Monday, March 2, 2009

Perspectives on Christian Worship: 5 Views - Review Part 5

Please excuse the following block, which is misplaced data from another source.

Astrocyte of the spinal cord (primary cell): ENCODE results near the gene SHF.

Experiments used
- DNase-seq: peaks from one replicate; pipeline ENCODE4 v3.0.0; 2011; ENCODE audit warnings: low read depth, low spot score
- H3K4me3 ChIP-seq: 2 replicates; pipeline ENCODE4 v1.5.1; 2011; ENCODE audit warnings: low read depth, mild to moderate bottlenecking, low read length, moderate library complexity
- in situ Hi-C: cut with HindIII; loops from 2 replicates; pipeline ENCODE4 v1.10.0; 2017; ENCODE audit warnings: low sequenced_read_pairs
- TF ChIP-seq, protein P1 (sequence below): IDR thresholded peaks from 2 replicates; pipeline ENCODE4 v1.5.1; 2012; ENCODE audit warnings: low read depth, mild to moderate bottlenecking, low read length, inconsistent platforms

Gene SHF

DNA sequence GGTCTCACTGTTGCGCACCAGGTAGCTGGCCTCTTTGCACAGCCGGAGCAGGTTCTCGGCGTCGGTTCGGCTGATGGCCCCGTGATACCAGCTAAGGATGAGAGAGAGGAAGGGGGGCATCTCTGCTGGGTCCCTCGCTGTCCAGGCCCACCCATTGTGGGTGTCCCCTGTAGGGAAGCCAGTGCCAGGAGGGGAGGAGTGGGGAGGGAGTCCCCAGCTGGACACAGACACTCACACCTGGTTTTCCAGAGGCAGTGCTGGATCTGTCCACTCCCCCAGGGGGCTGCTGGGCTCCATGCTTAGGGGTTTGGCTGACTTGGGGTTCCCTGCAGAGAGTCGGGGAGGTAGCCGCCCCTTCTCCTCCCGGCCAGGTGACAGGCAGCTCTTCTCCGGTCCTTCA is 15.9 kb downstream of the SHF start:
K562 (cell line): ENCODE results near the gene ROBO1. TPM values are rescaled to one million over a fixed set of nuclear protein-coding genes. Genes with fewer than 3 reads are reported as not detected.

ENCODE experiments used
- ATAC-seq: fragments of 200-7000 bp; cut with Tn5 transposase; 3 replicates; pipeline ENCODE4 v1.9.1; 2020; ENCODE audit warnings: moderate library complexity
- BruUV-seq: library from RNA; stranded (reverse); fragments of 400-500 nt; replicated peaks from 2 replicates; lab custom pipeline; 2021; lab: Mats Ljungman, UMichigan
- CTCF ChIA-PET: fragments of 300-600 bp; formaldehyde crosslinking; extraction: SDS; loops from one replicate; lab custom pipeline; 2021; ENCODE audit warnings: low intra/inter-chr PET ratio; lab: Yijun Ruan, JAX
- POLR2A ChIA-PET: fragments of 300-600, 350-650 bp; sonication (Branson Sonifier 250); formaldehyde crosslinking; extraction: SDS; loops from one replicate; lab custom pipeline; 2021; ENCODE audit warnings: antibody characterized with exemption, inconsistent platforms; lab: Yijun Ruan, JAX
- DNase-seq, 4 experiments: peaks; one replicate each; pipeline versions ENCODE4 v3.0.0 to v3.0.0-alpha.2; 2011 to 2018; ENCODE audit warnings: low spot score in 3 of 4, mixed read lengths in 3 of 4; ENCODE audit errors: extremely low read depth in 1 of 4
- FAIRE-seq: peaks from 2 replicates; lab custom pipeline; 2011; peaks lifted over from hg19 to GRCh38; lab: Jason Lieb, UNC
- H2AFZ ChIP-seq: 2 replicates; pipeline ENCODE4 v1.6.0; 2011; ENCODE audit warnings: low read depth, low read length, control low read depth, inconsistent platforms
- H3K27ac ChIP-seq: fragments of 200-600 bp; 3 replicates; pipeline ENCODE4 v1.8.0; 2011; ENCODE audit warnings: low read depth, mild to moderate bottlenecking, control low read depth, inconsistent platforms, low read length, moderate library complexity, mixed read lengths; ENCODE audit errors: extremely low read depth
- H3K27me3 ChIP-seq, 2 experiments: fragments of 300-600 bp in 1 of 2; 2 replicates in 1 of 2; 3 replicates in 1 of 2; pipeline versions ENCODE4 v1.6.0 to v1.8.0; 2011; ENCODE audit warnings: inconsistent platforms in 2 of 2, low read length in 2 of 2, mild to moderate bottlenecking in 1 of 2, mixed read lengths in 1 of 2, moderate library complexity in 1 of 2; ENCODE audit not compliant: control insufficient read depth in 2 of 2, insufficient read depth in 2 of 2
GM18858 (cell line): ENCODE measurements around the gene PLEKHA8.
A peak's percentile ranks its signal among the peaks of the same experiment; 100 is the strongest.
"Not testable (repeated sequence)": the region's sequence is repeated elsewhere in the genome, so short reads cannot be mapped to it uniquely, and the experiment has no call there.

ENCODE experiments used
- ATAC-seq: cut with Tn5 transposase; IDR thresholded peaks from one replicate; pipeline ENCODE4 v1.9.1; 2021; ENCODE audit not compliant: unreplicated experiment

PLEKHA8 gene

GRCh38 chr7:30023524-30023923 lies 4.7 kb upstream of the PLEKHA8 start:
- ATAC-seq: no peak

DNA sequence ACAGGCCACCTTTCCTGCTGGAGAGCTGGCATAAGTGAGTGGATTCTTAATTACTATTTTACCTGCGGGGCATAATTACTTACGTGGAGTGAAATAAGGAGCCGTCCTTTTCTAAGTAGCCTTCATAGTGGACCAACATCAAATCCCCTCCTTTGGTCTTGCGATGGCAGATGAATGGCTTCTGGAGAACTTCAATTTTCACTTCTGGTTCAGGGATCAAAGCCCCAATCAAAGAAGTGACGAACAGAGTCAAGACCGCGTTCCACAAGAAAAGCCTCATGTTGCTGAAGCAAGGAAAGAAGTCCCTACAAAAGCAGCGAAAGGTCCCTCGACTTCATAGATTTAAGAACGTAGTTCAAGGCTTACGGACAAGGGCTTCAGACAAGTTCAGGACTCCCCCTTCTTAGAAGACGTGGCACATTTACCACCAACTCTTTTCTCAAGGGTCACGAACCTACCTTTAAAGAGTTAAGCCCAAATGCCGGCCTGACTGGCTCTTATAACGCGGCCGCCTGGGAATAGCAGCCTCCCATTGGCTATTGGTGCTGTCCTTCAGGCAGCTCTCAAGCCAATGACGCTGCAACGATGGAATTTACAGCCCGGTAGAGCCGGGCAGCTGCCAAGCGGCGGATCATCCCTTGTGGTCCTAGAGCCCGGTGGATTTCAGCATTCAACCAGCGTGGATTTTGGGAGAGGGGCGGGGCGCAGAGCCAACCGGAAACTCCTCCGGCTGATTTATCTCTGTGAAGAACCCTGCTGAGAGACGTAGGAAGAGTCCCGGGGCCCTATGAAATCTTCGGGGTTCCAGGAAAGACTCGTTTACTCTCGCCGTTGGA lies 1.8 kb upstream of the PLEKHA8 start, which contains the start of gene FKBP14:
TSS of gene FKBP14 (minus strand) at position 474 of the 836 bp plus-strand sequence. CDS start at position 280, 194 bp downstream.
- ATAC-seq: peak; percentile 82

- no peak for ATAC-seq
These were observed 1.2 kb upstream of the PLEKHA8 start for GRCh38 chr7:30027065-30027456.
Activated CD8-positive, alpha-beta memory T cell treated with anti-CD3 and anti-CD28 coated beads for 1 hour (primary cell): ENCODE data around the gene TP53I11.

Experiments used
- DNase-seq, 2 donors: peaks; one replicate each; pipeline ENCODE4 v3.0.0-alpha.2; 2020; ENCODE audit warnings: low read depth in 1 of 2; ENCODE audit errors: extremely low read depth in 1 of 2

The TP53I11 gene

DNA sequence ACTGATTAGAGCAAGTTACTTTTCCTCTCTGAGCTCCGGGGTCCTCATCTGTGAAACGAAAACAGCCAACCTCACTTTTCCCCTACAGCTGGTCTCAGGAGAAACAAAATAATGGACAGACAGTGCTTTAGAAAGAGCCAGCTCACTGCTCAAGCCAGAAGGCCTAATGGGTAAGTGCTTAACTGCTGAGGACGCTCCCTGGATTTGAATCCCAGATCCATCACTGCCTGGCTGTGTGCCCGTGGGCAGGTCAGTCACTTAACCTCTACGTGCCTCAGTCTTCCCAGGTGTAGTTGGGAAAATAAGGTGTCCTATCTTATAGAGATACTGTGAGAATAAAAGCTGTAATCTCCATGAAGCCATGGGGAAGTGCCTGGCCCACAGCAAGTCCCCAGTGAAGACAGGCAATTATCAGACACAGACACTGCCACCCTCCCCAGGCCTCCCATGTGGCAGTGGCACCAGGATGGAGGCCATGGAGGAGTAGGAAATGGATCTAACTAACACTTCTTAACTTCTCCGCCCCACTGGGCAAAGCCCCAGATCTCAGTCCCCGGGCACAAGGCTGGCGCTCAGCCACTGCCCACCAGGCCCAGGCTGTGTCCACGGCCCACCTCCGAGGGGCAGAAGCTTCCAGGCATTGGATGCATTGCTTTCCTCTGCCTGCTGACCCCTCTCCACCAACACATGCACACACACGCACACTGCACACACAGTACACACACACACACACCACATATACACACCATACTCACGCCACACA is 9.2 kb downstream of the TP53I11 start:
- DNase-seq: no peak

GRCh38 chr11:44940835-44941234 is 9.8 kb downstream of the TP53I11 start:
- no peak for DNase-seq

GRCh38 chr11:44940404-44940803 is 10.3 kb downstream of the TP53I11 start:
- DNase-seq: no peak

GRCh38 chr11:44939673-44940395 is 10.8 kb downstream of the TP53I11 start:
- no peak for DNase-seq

Dan Kimball is the last essay we will be looking at and on the next post I will offer some general comments on the book as a whole. Kimball begins with a brief look at worship in Scripture. He shows from Acts 2:42-47 the following practices were part of early Christian worship: teaching, fellowship, prayer, miracles and healing, sharing of life and eating meals together in homes. (p. 291 He later identifies these as the “essentials of worship.” p. 294) Kimball believes that the Scriptures themselves “have limited information about what a worship gathering originally looked like and what was supposed to happen.” (p. 293) He does say that our architecture and design of worship spaces “reflect our values and even our theology.” (p. 293) Kimball goes so far as to say “one really cannot make a case from the Scriptures for what a worship gathering should specifically look like.” (p. 294) Scripture tells us what must be part of our gatherings but it does not direct us how to do them. This leads Kimball to say we “should be more concerned with how people’s lives are being changed by the Spirit as they encounter God in worship than the ways we actually practice worship.” (p. 295) Emerging worship is “simply expressions of worship that are culturally sensitive to our emerging culture.” (p. 298) Along with Wilt’s comment Kimball says none of us are worshipping the way the early church worshiped. Kimball explains that since people have different learning styles therefore our worship should be cognizant of that and adjust accordingly. He uses a painter’s palette as an illustration of how the various elements of worship can be “painted” with different colors. Communion and baptism are not part of the palette because they are not simply colors rather they are a holy sacrament. The responses each had a different concern. I’ll focus on just one or two from each. Quill says “one cannot simply appropriate desirable bits and pieces in an eclectic manner as if going through the line in a cafeteria.” (p. 339) Furthermore, he questions if the church is still emerging “what will finally emerge? It is a dangerous thing to experiment with the church of God as if she is one’s personal plaything to shape according to one’s own desires.” (p. 339) Duncan, I think, doesn’t believe Kimball takes seriously enough the sinfulness of people’s hearts. But Duncan leaves this comment hanging in the air without further comment. Since Kimball is not satisfied with enough direction from Scripture he turns to an old Chinese proverb. Duncan is firm, “I cannot fully express my concern over turning to pagan literature to better worship the Living God.” (p. 341) Wilt’s greatest concern is “being converted by the culture.” (p. 345) Wilt is careful to note that while he “is a strong proponent of rampant creativity in the church and in the culture, I still sense a high degree of novelty, experimentation, and ‘let’s try this . . . now, let’s forget this . . . “ occurring in emerging worship streams.” (p. 346) Lawrence and Dever take issue with Kimball’s comments about different learning styles. They assert that “pedagogy and doxology are not the same thing. So even if Kimball’s observation is correct (and we think it is), it does not automatically follow that our public worship must give expression to the various learning styles.” (p. 350)

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